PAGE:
Interim College of Sciences dean talks about returning to campus

Cassie Buchman, Administration Editor

Mary Anne Hanner said she never thought she would have to come back to her job as the dean of Eastern’s College of Sciences. “I loved my job when I was here, but I also liked what I was doing when I was retired.”

Despite this, Hanner agreed to serve as the dean for the rest of the fall semester following the retirement of Harold Ornes on Oct. 31st. She had previously served as the dean of the College of Sciences for 10 years.

Hanner said she had some “catching up to do” since she came in the middle of a semester that was already underway when she took the job. “It is hectic, but the office staff and the department chairs, the provost and Dr. Cross, and everybody’s just been very helpful in getting me up to speed on issues or activities I need to be involved in and that sort of thing,” Hanner said.

Part of the activities Hanner needed to take care of included the processing of the authorization of hiring people, the reappointment of department chairs and as taking care of academic waivers and looking at curriculum.

Hanner said one of the challenges for the position is looking at expenditures, since the state has not passed a budget. “Some procedures have changed since I left four and a half years ago, but many of them are still the same,” Hanner said. “Some of the faces have changed, but I was able to meet some new faculty members who were able to join the department.”

Hanner said the most disappointing thing that has changed was the lack of state support Eastern and other state universities have. “It (has) really been challenging for a decade, but it’s near crisis now,” Hanner said. “When you don’t know what funding you have, it makes it very difficult to plan long term.”

While this is not necessarily an issue for Hanner, who will not be at Eastern permanently, she said it makes things difficult for the university. “It is an issue for the university to plan for initiatives and plan for significant changes for the campus and the curriculum,” Hanner said.

Hanner said one of the first things she did when coming back to Eastern was having hour-long meetings with every department chair so she could get “up to speed” with their issues and what they needed.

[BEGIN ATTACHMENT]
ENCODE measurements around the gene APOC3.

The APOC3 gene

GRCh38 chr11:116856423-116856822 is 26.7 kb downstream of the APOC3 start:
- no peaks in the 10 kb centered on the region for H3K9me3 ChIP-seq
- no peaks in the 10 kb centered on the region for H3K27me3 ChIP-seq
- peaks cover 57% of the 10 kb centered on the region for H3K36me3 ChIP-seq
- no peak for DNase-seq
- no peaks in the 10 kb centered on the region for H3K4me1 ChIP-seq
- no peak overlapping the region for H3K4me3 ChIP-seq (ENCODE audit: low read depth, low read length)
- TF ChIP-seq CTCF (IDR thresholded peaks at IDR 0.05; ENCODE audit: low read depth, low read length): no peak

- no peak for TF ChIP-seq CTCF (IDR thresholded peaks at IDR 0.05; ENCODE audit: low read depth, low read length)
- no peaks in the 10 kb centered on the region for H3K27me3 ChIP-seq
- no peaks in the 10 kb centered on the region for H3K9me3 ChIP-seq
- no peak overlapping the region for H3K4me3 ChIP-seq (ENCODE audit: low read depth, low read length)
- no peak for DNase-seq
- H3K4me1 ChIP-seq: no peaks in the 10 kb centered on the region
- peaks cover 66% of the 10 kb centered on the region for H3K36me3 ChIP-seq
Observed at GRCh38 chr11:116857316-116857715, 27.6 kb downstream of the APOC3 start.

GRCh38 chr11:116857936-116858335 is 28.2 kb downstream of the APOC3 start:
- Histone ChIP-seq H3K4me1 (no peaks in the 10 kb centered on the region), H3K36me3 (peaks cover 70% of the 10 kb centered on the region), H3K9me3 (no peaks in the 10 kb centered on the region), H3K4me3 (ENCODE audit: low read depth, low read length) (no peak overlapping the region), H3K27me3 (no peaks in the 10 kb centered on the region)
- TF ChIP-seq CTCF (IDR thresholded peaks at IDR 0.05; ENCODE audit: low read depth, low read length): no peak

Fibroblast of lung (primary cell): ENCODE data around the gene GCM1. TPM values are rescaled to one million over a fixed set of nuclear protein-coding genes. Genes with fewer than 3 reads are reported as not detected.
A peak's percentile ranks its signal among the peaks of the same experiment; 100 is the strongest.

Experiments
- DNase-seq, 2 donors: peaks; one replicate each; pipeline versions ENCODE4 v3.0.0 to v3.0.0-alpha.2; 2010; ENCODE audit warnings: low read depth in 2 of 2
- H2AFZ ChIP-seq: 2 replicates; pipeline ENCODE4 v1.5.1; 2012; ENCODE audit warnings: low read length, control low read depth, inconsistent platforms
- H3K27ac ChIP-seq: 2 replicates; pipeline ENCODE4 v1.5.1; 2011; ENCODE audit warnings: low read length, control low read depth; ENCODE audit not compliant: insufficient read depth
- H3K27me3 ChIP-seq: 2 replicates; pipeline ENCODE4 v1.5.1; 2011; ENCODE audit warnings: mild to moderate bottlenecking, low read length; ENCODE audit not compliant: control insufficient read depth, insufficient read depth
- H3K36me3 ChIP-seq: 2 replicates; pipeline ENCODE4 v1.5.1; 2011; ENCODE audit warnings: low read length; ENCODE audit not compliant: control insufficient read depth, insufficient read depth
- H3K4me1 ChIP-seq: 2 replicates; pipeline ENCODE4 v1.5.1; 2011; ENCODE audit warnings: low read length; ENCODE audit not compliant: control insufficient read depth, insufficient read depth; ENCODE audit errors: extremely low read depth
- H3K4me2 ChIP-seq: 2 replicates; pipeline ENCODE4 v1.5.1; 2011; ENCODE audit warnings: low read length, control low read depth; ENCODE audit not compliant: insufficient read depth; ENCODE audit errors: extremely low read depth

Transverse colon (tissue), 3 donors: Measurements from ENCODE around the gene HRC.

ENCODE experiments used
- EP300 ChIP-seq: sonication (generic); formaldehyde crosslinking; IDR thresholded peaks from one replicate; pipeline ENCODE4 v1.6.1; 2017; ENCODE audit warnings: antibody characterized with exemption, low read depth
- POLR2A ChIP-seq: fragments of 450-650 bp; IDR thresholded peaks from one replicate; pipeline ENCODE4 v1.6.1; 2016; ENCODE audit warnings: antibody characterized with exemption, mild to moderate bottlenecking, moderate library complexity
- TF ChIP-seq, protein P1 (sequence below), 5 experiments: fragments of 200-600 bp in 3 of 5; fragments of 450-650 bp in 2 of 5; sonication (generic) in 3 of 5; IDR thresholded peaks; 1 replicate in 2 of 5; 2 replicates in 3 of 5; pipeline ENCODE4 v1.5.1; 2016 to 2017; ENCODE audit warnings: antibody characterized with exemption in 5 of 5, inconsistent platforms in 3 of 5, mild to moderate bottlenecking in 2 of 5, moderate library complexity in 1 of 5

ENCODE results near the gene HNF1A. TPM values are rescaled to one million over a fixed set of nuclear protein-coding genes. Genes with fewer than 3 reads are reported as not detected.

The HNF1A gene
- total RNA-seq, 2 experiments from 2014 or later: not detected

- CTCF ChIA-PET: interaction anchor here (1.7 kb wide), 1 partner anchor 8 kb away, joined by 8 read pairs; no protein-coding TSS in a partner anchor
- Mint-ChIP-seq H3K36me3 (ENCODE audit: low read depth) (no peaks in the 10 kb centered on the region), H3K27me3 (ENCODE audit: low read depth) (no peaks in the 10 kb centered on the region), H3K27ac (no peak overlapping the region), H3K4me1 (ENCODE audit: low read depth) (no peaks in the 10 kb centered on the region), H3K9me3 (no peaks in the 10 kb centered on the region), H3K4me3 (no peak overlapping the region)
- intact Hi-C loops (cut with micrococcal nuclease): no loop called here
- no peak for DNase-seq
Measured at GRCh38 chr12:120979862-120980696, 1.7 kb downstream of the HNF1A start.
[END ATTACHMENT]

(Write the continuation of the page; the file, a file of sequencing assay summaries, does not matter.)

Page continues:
“(I was able to) refresh my memory of some of the operations of the department,” Hanner said. “I’ve been looking forward to that.”

Hanner said she was able to talk to Ornes about issues and projects in process for several hours before he left. “I didn’t come in here without any idea about what were the issues or things that were pending,” Hanner said.  “It was very helpful, in the way that he outlined the things that needed to be taken care of pretty quickly.”

Felicia Magee, the office manager of the College of Sciences, was office manager when Ornes was at Eastern. “It was a little unnerving transitioning mid-semester, but I think it was pretty smooth compared to what I was expecting,” Magee said.

Magee said the thought of not having someone in place as the dean on such short notice was unnerving. “I figured it would be hard to get someone in there on that short of notice,” Magee said.

Magee did not know Hanner before she came back to Eastern, but she said Hanner came back knowing everything.

“It’s been a pretty easy transition, getting a new dean in,” Magee said. “They’re different people, so of course they’re going to do thing differently.”

Magee said it was nice to have Hanner come back with prior knowledge of what it was like being the dean. “It would have been a lot harder to bring somebody in not knowing the people or how everything works here in the office,” Magee said.

Hanner said there is a search going on for a replacement interim dean, but she will not be returning for now. Blair Lord the vice president of academic affairs, said he plans to have a permanent interim dean named by January, according to the university newsletter.


Cassie Buchman can be reached at 581-2812 or [email protected]